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Addressing the Impact of Garment Quota Phase-out on Nepal

Overview of Garment Trade

One of the unintended consequences of libralisation in the Textile and Clothing (T&C) trade has been the toll it took on the burgeoning Ready Made Garments (RMG) sector in many developing and least developed countries. Quota restrictions from the US and other developed countries made it possible for manufacturers from small economies like Nepal to export to the US market. As the RMG sector is labour intensive and requires low levels of investment, manufacturing plants were set up and expanded rapidly to capitalise on the "rents" from the quota system. Starting from the mid 1980s, the RMG sector in Nepal, too, experienced fast growth. Within 10 years, the sector went from being non-existent to being the biggest export-oriented manufacturing sector. In 1994/95, although it comprised of less than one percent share of the global RMG trade, Nepals RMG exports made up 29 percent of the countrys total exports and employed more than 50,000 workers (NRB and GAN, Various Years). However, as per the World Trade Orgranisation (WTO) agreement to liberalise the T&C industry, the Agreement on Textile and Clothing (ATC) came into force in 1995. It required all members to lift quotas on RMG imports within the next 10 years. As the elimination proceeded, it brought about changes in the worldwide RMG trade. Some countries witnessed rise in exports (China, Vietman etc.) while others, usually smaller and less competitive countries (Nepal, Maldives etc.), saw their RMG sectors drastically shrink (Adhikari & Yamamoto, 2006). The Human Development impact of those affected by the implementation of the ATC are immense. Hundreds of thousands of workers who depended on the RMG industry for their livelihood have lost their jobs. Entrepreneurs have seen their investments turn into scrap and governments have had to cope with sudden drop in export earnings. This Research Brief is a summary of a study undertaken by South Asia Watch on Trade, Economics and Environment (SAWTEE) and ActionAid Nepal (AAN) to assess and address those impacts on Nepal. It includes the findings of a survey carried out to determine the extent of losses to entrepreneurs and workers as well as policy recommendations to promote the RMG sector for the benefit of concerned stakeholders.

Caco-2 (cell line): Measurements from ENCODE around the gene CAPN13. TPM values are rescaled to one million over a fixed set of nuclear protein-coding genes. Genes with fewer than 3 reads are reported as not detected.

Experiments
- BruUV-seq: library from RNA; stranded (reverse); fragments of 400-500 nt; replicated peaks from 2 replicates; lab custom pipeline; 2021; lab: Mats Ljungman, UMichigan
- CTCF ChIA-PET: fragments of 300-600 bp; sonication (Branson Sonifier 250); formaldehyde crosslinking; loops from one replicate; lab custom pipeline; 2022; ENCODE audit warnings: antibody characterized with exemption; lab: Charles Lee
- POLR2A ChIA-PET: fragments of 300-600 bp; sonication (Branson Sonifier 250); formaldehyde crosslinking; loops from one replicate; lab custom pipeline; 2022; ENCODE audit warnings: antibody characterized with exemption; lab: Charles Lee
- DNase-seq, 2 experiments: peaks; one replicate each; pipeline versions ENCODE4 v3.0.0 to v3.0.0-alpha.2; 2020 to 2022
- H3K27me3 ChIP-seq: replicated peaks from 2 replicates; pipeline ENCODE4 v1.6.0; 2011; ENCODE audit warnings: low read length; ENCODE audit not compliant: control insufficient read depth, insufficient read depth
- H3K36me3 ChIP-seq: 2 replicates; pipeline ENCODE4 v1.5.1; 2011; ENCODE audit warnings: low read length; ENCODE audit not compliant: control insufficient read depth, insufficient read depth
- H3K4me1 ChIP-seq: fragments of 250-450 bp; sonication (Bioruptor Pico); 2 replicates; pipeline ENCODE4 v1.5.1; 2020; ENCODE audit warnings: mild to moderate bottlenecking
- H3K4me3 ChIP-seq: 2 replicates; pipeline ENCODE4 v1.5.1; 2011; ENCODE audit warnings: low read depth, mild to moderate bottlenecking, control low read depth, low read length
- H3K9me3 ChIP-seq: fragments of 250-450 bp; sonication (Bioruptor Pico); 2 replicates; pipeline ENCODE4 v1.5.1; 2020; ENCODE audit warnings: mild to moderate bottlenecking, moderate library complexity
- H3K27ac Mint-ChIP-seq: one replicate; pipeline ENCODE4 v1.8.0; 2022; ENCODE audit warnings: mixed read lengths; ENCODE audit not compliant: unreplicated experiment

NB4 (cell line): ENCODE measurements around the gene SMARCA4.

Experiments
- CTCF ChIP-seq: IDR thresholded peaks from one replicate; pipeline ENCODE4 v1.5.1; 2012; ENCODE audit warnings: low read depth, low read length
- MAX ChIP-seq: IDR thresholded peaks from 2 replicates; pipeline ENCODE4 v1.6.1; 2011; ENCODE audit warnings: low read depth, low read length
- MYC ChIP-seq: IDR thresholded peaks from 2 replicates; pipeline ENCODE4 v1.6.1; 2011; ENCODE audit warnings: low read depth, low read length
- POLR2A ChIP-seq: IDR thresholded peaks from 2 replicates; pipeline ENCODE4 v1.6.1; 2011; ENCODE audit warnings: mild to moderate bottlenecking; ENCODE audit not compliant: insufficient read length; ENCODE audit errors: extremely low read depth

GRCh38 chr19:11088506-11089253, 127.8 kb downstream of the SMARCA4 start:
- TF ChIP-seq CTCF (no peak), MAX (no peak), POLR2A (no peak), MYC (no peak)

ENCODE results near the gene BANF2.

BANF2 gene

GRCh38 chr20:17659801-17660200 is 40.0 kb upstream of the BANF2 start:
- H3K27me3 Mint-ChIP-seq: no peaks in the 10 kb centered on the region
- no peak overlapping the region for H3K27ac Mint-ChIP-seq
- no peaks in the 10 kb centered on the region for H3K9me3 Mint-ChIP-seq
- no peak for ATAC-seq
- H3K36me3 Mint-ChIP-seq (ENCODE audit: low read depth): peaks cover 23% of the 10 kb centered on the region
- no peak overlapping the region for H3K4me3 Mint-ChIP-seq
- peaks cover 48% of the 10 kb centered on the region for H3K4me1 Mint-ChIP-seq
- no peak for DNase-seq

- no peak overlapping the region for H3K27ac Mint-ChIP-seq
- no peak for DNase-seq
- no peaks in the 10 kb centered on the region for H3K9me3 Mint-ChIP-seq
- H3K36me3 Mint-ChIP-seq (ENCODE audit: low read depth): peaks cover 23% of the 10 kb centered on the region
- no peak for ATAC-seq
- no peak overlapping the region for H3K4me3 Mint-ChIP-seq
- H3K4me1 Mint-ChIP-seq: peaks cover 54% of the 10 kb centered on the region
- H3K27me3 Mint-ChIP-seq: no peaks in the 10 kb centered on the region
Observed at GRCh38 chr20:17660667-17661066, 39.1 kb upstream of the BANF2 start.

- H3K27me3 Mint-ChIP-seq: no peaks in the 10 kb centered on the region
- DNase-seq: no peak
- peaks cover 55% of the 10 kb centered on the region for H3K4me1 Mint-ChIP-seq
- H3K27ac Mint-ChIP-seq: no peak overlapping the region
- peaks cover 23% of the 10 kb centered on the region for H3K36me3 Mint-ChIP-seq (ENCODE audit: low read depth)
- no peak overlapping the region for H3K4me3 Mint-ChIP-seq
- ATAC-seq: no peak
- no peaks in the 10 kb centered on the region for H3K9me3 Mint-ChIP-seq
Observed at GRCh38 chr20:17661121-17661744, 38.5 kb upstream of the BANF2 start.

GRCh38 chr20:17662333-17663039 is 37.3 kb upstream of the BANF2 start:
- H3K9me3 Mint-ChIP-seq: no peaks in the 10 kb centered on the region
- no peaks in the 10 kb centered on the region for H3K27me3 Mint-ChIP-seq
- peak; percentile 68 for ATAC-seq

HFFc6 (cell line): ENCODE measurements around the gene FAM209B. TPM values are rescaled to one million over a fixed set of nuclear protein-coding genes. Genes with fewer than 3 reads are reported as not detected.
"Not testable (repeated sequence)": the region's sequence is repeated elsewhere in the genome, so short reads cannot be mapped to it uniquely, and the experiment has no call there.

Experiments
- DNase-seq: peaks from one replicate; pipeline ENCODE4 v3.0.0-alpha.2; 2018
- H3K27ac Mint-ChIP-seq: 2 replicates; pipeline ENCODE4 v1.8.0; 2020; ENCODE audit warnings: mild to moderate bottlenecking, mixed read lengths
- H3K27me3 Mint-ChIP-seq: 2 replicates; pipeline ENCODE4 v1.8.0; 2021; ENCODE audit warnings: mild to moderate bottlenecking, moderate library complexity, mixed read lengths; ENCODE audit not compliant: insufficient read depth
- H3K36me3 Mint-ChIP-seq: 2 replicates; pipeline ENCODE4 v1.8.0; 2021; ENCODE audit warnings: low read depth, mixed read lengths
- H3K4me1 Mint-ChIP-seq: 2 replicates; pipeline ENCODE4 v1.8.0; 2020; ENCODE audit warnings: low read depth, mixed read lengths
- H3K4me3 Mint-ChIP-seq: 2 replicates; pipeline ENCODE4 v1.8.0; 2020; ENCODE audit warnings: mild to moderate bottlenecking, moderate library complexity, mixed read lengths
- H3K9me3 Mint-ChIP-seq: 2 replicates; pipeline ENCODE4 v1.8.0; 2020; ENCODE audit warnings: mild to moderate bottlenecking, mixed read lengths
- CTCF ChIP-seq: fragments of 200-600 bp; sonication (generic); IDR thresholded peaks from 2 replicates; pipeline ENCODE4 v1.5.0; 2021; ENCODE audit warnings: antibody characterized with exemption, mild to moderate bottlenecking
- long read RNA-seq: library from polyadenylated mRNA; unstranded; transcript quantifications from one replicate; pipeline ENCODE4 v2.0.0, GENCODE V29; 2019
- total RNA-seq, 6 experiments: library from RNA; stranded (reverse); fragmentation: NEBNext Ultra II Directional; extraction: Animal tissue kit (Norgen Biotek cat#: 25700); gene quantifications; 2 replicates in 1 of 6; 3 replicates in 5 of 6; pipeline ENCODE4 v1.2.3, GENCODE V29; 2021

Impact on Manufacturers
Although the quota phase out began in 1995, its full impact on Nepali manufacturers took some time to occur. This was because Nepali RMG exports were concentrated on a few products (mainly cotton casual wear) that still had restrictions on place until the last phase of the treaty. In fact, Nepali RMG sector continued to grow during the first five years of the phase

Out of the 115 garment manufacturing factories in 2000/01, only 26 were operational during the time of the survey in 2006. According to the survey, total value

NO.1, YEAR 2007

out. The share of the RMG industry in the manufacturing sector rose from 26 percent in 1994/95 to 37 percent in 2000/01. The decline in exports began only after 2001 due to two reasons. The terrorist attacks in the US in 2001 created unanticipated problems for the RMG exporters, as did the increase in the number of RMG items on which quotas were lifted. All quotas on all RMG products were completely eliminated in December 31, 2004. The full implementation of the ATC treaty, however, does not imply that the RMG trade operates in a distortion-free market. Major consumers like the US, provides preferential market access to some trading blocks, at the expense of others.